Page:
indulge in some quiet time





a home + living guide for the post-college, pre-parenthood, quasi-adult generation


editor's note 

o lounge 
o nourish 
o host

o send an ECARD

submit your ideas
support digs

rented any good movies lately? jump to the boards and recommend it. 
other new + recent LAZE features:
o Flick: Lost in Translation
o Mix it Up: Making Mix Tapes
o Flick
: Spellbound
o Flick
: Trembling Before G-d
o Flick
: Melvin Goes to Dinner
o Flick
: Diamond Men
o Flick
: The Ref
o Flick
: The Apartment
o Flick
: Castle in the Sky
o Flick
: Finding Nemo
o Flick
: Charlotte Sometimes
o Flick
: Better Luck Tomorrow
o Flick
: Best of Everything
o Flick
: Peyton Place
o Books: Travelogues
o Flick
Breakfast Club
o Flick
: Singles
o Flick
The Fast Runner
o Flick
o Flick
Bowling for Columbine
help support digs ... shop for movies, books  and more at the digsShop
donate to digs directly!

Shop at Amazon.com

copyright ©1999-2004

buy the

flick pick | American Splendor 2003
Directed by: Shari Springer Berman, Robert Pulcini
Written by: Shari Springer Berman, Robert Pulcini , Harvey Pekar (comic book), Joyce Brabner (comic book),
Starring: Paul Giamatti, Hope Davis
Look for it at the video store under: drama, new release
Watch it when you’re in the mood for something: artsy-fartsy, true?!?
The critic says: ½/ 5 the rating system explained
Fun factor: ½/5 

Plot synopsis Harvey Pekar is one cantankerous schlub. He has a dead-end job as a medical records file clerk that he tolerates just well enough that he's never tried to find anything more fulfilling. He lives in a dark, cramped hole of a Cleveland bachelor pad (though he's been married multiple times) that looks like it's channeling a design style partway between crack den and used record store. His best friend at work is weirdo and self-proclaimed "world-class nerd" Toby Radloff, a guy who genuinely thinks Revenge of the Nerds is a work of cinematic genius. And when he's not spending his free time obsessively collecting records and expressing his bitterness at the world, Harvey also happens to be the writer-creator of an underground comic book sensation, American Splendor. Based on the very ordinary escapades of his utterly ordinary life, the writing comes out of Harvey's own experiences, with the drawing supplied by a host of Harvey's comic artist friends. Most famous of them is Robert Crumb, who shares Harvey's passion for old records, and is the first to encourage Harvey into believing that his humdrum life makes for truly extraordinary comic book fare. In Harvey's world, art and life are one and the same; through his comic, he even meets his third wife and unlikely soulmate, an eccentric comic book store owner named Joyce. As American Splendor reaches a sort of cult status, Harvey and Joyce find themselves coping with Harvey's quasi-celebrity status, along with more mundane difficulties of marriage, family, and a struggle with cancer.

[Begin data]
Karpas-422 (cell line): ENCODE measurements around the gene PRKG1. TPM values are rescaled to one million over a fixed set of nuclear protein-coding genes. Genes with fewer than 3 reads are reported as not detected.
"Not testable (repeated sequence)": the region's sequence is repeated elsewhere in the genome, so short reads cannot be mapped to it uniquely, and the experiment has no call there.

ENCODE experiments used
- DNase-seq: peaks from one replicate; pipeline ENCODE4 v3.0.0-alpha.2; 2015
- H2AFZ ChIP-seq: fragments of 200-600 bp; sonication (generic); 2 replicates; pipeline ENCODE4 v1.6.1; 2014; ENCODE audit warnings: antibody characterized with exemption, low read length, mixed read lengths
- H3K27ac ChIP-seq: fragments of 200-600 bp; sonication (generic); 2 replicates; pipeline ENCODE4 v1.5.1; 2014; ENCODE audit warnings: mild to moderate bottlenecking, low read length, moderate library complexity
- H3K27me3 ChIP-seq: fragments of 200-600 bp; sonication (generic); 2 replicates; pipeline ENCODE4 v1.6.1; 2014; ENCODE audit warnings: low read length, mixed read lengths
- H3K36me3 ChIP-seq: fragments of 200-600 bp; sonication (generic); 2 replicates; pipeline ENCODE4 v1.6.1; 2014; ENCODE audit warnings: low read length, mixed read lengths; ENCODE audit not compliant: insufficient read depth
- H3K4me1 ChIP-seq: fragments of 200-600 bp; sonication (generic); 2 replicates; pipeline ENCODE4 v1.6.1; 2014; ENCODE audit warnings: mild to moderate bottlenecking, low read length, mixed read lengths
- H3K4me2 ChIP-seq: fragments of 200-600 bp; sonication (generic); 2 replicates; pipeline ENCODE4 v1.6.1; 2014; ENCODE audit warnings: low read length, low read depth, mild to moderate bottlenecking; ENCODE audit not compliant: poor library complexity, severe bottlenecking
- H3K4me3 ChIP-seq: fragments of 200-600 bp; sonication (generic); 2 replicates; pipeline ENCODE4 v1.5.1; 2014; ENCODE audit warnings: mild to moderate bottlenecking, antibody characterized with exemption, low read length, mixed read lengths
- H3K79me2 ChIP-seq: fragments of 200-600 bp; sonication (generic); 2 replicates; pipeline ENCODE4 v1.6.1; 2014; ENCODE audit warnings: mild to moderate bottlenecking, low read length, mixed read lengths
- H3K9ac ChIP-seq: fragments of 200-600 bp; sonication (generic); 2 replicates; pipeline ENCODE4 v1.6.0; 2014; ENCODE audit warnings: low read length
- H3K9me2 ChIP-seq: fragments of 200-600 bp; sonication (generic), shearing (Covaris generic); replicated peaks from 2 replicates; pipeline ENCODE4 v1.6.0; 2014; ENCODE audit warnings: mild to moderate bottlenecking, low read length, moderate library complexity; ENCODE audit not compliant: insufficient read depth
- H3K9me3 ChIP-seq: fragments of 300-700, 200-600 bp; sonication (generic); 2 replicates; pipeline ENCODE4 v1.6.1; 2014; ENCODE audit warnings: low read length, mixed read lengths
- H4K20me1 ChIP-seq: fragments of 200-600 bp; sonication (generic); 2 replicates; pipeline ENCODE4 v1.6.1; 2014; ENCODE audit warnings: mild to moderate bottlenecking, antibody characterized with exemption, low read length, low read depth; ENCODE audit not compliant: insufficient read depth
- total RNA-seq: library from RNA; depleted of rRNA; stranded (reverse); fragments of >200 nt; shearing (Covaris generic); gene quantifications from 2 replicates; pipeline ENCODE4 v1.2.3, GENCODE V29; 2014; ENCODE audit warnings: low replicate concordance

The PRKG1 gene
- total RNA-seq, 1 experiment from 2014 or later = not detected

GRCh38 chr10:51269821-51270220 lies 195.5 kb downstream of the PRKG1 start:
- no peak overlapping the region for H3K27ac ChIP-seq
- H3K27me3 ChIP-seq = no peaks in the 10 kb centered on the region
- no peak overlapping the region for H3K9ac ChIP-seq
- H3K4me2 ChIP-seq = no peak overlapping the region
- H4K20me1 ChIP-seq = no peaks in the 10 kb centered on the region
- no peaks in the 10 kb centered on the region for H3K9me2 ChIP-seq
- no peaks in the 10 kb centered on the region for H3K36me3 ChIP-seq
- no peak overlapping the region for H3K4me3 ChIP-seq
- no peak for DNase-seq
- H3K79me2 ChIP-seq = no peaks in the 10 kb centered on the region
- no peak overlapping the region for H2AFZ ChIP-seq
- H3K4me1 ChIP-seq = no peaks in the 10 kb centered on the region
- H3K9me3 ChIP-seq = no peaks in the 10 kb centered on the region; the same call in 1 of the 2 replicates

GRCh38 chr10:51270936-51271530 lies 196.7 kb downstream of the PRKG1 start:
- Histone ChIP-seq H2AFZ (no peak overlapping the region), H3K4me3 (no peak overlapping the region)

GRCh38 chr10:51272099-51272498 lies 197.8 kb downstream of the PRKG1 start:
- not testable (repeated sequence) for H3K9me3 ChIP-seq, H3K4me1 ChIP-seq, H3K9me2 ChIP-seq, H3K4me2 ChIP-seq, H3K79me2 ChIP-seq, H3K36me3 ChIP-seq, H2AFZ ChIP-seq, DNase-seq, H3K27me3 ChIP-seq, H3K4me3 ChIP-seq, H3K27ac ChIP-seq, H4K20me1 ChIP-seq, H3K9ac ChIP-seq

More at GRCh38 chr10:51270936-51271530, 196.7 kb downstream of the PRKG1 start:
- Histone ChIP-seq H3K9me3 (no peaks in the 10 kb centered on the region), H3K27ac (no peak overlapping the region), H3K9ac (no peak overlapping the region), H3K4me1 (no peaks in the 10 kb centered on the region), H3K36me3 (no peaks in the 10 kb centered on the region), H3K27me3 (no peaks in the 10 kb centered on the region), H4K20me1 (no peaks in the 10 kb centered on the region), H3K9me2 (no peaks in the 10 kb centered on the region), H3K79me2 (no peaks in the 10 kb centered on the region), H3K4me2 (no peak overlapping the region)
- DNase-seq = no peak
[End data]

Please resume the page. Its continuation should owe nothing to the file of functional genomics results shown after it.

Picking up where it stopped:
Review Comic book movie adaptations are all the rage these days, but it's fair to say that American Splendor stands way, way out from all the rest. For one thing, the movie tells the story in a very unusual, deeply meta- sort of way. Like the comic book, the movie blurs the lines between real life and art. There are the fictional live-action portions, interspersed with documentary-style talking heads and old TV footage, complemented by comic book-style animated sequences. For another thing, Harvey Pekar is not your typical comic book hero. He's bald, he's funny-looking, he's deeply disgruntled, he's sort of a lech. And oh yeah, he's a real person, with all the complications and contradictions that that implies. A movie like this couldn't work unless we absolutely believed that the actor playing Harvey Pekar really was Harvey Pekar; fortunately, Paul Giamatti is so perfect in the role that when the real Harvey periodically shows up on screen, you have little problem believing that these two men are one and the same person. (The same is true of the other people in Harvey's life: Hope Davis especially, ever the chameleon, absolutely unequivocally is Harvey's wife Joyce Pekar, from the black wig and glasses to the distinctive mannerisms.) Ultimately, what makes American Splendor work isn't the cleverness of the film's construction, but Harvey himself. He makes ordinariness seem utterly fascinating; he's simultaneously pathetic and kind of admirable. Even as he finds a certain level of fame, first with the comic book and then with a stint on the Letterman show in the 80s, Harvey doggedly plods on with his boring job and continues to live in his shack of a home. There's no attempt to work towards something "better," the way we're usually encouraged to do in American culture. Harvey is what he is, and he makes no apologies for it. And in this more-money-better-cars-bigger-houses society in which we live, there's something kind of beautiful about that. —reviewed by Yee-Fan Sun

looking for a recommendation? 
find a flick to suit your mood

or browse the 
complete list of flick picks

---------------------------> lounge . nourish . host . laze . home .